Some years ago we passed on word of what grizzly bears and wolves in Yellowstone National Park do when nobody is watching. Well, now we know what elk in Rocky Mountain National Park do when they don't think anybody is watching. They dance.
Discovery of piping plover chicks has led to temporary closure of off-road vehicle access to part of Cape Hatteras National Seashore as required under the seashore's off-road management plan.
How would you react if charged by a moose? A visitor at Denali National Park, worried about the safety of others, shot the animal in the head, a decision the Park Service has determined was justifiable.
Seasonal migrations, once viewed as natural and beneficial for wildlife, are not helpful for elk that leave and return to Yellowstone National Park, according to a study published in the journal Ecology.
Clues to how and where endangered Kemp's ridley sea turtles feed, and whether those feeding grounds might be imperiled by human actions, are being gleaned through a recent study conducted by the National Park Service and U.S. Geological Survey.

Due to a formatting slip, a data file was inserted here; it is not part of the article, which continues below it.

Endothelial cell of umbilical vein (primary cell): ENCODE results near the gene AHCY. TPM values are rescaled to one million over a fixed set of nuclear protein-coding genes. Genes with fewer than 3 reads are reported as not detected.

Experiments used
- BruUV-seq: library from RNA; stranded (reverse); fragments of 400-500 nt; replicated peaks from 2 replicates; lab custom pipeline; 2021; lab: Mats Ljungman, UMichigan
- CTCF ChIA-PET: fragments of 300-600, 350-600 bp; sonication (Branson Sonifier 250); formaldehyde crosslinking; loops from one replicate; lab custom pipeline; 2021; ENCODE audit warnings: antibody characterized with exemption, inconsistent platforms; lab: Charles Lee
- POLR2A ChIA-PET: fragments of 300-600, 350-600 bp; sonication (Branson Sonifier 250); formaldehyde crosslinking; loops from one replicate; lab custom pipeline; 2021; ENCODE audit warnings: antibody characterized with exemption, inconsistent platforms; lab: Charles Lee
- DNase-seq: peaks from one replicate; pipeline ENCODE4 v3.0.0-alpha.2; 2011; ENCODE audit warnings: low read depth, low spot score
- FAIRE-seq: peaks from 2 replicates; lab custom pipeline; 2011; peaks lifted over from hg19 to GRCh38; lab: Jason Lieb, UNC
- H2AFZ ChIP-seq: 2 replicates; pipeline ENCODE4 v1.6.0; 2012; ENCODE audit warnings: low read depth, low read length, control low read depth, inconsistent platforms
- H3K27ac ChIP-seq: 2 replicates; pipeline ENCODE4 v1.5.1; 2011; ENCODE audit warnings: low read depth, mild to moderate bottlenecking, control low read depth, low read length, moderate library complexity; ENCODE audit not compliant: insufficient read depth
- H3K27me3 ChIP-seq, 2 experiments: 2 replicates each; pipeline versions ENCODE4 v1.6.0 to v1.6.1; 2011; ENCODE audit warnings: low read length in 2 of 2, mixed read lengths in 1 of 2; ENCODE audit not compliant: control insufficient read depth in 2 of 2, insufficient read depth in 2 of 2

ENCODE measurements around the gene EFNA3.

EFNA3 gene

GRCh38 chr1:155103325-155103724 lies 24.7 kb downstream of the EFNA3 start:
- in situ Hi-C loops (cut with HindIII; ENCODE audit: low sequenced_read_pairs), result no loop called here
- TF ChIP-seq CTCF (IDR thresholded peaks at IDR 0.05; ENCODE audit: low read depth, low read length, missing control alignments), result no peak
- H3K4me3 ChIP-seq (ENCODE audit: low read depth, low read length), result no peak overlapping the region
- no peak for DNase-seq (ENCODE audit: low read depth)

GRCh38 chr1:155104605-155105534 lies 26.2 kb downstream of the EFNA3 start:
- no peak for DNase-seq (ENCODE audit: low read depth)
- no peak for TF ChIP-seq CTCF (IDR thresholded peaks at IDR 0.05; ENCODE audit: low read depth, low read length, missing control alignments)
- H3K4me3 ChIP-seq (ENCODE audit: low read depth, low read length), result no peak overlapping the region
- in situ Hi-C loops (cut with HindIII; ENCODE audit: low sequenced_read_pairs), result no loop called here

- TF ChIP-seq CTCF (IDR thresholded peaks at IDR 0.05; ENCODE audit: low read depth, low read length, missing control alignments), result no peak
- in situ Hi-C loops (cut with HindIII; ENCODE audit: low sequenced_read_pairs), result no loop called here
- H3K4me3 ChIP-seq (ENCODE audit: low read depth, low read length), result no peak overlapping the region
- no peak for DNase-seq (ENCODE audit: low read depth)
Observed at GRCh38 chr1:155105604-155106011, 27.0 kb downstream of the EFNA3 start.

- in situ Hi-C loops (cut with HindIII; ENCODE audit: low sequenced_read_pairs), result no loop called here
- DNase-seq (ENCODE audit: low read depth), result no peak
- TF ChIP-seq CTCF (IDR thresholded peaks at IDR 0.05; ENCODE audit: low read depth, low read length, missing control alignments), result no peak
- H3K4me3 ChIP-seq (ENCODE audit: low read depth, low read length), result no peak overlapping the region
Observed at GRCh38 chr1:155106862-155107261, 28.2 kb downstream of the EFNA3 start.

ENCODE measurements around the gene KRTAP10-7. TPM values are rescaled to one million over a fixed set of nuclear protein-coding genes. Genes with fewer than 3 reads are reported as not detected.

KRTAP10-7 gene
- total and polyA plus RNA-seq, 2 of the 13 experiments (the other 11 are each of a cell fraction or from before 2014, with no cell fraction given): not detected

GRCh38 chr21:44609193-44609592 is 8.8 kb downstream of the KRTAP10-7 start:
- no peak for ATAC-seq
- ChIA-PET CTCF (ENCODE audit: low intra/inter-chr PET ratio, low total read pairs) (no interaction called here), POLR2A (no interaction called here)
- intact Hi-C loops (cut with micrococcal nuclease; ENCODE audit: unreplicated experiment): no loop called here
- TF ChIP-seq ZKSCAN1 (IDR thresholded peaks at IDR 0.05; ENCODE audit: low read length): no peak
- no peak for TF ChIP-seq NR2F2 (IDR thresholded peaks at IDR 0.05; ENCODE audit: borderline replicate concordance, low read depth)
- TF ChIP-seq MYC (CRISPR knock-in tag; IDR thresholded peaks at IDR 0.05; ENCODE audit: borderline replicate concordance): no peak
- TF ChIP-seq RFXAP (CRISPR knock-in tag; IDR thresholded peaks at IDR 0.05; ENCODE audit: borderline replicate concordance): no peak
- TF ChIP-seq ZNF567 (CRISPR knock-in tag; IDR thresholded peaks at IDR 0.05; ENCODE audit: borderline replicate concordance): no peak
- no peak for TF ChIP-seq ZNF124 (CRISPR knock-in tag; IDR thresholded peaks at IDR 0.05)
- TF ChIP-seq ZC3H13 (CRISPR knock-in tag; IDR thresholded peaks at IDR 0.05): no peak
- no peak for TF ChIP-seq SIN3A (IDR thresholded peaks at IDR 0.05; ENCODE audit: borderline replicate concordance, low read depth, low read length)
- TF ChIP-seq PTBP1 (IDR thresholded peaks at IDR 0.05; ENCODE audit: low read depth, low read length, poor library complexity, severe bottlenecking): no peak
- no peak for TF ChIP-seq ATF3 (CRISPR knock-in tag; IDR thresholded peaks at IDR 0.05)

With grizzly bears out of their winter dens, long-term studies of the bruins are resuming in Glacier and Yellowstone national parks.
A story about pigs, foxes, and golden eagles might sound like it was pulled from Aesop's Fables, but at Channel Islands National Park it's one of how ecological balance has rescued one species from possibly vanishing forever.
Annual Gray Wolf Report For Northern Rockies Shows Slight Decrease In Overall Population, Increase In Packs
Wolf numbers in the northern Rocky Mountain states of Wyoming, Montana, Idaho and parts of Washington and Oregon at the end of 2012 showed only a slight decrease from a year earlier, though the number of packs increased, according to the U.S. Fish and Wildlife Service.
Yukon-Charley Rivers National Preserve's Wolf Population Plummets, NPS Blames State Of Alaska's Hunting Regs
Wolf numbers have plummeted at Yukon-Charley Rivers National Preserve in Alaska, where National Park Service officials attribute the steep decline to the state's desire to reduce predators to improve hunting.
Just eight wolves can be found at Isle Royale National Park, the lowest count ever tallied, and no new pups were brought into the population last year, another first that seemingly moves the population closer to extinction.